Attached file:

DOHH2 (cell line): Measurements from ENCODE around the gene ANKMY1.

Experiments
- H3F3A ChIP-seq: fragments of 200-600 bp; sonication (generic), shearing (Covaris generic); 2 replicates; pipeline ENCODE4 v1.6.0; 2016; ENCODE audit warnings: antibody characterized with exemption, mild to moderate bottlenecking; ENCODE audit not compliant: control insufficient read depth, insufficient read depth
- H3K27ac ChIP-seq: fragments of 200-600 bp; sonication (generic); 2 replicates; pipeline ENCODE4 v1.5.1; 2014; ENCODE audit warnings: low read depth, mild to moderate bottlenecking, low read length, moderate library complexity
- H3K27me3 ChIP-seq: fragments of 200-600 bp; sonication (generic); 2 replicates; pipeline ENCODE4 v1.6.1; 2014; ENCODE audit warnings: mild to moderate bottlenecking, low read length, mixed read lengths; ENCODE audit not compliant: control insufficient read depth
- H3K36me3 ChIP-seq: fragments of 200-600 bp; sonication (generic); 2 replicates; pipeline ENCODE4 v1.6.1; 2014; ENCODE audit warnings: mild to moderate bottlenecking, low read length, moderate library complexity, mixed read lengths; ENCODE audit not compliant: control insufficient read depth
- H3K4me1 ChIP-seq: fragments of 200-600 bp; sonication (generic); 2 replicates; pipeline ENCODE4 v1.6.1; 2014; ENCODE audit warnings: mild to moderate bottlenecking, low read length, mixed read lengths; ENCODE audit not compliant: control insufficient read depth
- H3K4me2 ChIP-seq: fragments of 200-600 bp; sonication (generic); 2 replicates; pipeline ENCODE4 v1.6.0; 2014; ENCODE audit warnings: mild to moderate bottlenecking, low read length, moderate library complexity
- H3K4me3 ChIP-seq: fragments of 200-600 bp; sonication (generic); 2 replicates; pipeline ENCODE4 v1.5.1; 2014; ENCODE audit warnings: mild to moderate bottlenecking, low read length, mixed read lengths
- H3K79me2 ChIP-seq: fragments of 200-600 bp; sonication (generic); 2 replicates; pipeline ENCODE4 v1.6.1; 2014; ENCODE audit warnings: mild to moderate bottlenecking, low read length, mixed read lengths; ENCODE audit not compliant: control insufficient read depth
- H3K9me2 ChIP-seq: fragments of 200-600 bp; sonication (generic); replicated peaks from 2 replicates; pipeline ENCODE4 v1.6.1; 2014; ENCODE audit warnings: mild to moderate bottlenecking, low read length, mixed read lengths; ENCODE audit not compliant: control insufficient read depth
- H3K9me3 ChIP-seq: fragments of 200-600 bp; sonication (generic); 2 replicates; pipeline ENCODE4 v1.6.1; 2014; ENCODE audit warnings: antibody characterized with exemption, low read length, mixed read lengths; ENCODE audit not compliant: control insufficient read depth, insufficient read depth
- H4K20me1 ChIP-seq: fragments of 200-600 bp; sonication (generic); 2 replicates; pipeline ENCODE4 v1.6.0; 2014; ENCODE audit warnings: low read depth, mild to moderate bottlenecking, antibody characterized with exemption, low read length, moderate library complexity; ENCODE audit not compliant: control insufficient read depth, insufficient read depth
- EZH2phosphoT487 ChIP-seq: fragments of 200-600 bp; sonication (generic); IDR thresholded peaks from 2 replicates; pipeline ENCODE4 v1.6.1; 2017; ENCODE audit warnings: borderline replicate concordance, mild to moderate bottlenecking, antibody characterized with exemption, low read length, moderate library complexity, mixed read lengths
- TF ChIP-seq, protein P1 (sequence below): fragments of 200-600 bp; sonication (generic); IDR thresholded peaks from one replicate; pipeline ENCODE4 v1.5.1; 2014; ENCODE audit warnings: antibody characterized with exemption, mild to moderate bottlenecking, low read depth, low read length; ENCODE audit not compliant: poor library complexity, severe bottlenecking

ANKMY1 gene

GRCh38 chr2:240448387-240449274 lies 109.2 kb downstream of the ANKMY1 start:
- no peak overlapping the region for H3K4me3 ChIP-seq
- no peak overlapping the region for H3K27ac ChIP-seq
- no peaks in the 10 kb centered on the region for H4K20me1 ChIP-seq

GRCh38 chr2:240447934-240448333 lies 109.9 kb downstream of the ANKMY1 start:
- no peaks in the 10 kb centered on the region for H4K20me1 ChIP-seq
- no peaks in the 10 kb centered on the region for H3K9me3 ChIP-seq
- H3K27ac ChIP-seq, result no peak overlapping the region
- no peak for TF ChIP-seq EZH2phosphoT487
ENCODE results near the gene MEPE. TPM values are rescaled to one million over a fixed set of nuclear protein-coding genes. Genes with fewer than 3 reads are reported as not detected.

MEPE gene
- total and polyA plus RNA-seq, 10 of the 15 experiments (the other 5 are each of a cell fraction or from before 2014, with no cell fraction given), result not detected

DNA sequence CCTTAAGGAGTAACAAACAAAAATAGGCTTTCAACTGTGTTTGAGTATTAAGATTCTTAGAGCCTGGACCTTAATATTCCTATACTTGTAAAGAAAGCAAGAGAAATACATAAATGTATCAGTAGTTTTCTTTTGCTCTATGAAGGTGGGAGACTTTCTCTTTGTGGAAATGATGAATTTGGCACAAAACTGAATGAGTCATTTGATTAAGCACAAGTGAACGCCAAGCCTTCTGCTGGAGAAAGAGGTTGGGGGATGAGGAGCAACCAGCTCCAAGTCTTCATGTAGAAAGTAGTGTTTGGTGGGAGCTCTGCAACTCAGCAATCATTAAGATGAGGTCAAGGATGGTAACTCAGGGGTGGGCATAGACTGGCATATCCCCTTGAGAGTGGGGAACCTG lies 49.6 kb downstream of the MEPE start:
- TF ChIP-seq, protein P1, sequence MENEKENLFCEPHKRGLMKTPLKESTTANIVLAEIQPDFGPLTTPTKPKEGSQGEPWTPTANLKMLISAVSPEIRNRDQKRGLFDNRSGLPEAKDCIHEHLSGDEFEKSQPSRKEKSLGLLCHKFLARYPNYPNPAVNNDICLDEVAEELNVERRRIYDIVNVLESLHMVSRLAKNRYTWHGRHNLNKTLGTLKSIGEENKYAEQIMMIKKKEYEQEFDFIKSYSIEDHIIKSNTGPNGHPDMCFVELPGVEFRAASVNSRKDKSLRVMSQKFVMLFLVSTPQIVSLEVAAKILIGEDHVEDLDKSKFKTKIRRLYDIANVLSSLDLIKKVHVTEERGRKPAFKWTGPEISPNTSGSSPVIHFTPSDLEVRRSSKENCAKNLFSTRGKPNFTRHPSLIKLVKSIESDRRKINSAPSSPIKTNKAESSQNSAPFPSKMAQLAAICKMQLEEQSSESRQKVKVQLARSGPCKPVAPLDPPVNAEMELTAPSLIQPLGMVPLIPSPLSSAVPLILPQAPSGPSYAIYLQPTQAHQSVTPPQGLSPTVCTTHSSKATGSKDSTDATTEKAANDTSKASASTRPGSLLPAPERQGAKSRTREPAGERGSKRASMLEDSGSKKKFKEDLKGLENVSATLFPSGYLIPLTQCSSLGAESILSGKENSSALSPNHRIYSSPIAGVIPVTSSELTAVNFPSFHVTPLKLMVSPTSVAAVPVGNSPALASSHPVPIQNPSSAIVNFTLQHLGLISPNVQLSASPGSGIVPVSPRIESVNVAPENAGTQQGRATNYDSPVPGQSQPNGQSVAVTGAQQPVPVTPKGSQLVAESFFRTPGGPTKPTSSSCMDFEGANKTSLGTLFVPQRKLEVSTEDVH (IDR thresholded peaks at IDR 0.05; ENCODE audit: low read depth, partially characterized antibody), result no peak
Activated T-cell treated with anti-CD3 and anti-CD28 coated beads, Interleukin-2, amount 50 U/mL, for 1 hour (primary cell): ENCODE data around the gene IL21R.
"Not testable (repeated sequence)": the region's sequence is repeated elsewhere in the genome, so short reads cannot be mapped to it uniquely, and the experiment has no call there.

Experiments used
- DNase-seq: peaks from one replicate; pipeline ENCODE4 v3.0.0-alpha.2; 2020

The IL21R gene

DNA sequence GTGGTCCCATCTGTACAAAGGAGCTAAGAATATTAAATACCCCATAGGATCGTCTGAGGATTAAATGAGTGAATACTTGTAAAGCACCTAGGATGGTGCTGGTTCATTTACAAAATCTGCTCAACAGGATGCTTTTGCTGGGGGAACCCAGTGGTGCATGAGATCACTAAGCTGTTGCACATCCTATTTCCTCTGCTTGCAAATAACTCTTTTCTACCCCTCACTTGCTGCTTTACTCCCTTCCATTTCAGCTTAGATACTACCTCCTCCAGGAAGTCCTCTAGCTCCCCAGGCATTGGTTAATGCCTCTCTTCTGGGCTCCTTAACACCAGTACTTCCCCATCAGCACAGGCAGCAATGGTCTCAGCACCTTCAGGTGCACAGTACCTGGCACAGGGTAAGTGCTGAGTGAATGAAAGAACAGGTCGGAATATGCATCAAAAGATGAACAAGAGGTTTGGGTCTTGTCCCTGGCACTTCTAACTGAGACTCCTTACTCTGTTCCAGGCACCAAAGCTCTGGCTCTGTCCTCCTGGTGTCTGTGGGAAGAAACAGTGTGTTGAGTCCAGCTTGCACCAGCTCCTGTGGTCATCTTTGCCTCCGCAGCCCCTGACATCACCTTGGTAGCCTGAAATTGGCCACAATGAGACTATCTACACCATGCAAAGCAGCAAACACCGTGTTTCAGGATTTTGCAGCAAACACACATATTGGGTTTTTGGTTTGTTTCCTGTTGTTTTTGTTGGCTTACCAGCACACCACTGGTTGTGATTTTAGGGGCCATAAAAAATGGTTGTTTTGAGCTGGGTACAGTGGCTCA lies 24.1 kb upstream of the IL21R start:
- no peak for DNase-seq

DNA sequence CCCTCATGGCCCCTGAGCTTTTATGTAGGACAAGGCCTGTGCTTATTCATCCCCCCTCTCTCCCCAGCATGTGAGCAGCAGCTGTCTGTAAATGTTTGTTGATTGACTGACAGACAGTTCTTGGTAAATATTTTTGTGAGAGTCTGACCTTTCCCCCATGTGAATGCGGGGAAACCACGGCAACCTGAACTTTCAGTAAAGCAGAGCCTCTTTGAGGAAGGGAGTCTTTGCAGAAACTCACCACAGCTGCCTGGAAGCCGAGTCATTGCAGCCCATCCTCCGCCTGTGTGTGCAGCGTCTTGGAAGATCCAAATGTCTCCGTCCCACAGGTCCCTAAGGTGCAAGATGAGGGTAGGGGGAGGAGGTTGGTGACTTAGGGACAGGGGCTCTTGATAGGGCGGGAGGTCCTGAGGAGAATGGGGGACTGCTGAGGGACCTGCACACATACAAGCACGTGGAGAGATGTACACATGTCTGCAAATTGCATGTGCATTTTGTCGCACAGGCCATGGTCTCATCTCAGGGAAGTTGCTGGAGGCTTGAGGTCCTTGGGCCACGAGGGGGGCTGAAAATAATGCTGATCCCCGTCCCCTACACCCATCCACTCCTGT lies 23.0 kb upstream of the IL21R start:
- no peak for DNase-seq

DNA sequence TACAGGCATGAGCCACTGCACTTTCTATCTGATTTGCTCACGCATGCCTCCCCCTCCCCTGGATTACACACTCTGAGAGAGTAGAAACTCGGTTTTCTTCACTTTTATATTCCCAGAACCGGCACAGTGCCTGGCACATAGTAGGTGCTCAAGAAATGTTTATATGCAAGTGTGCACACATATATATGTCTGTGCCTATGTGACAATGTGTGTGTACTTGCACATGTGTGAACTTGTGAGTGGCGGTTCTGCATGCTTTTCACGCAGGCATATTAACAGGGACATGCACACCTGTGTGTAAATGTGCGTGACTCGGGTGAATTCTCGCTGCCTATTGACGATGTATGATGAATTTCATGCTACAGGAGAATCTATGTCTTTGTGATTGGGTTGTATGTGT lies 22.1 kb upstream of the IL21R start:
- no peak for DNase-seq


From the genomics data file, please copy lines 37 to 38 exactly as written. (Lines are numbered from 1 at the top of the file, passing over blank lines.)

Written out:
- no peak for DNase-seq

DNA sequence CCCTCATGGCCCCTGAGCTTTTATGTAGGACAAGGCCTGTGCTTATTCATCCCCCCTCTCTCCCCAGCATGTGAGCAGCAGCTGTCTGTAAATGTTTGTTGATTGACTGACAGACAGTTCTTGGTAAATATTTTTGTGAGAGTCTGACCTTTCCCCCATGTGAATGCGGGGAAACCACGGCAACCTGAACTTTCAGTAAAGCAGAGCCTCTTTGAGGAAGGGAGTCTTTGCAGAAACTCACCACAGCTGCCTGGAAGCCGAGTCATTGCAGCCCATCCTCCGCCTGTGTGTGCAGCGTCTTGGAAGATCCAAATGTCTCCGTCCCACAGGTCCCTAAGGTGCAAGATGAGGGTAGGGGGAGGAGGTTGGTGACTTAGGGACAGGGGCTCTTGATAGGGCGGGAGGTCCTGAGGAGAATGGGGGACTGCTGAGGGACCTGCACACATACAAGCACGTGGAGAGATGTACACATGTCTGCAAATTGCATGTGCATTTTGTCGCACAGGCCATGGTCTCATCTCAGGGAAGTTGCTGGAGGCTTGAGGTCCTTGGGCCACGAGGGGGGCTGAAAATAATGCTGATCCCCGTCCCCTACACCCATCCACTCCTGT lies 23.0 kb upstream of the IL21R start: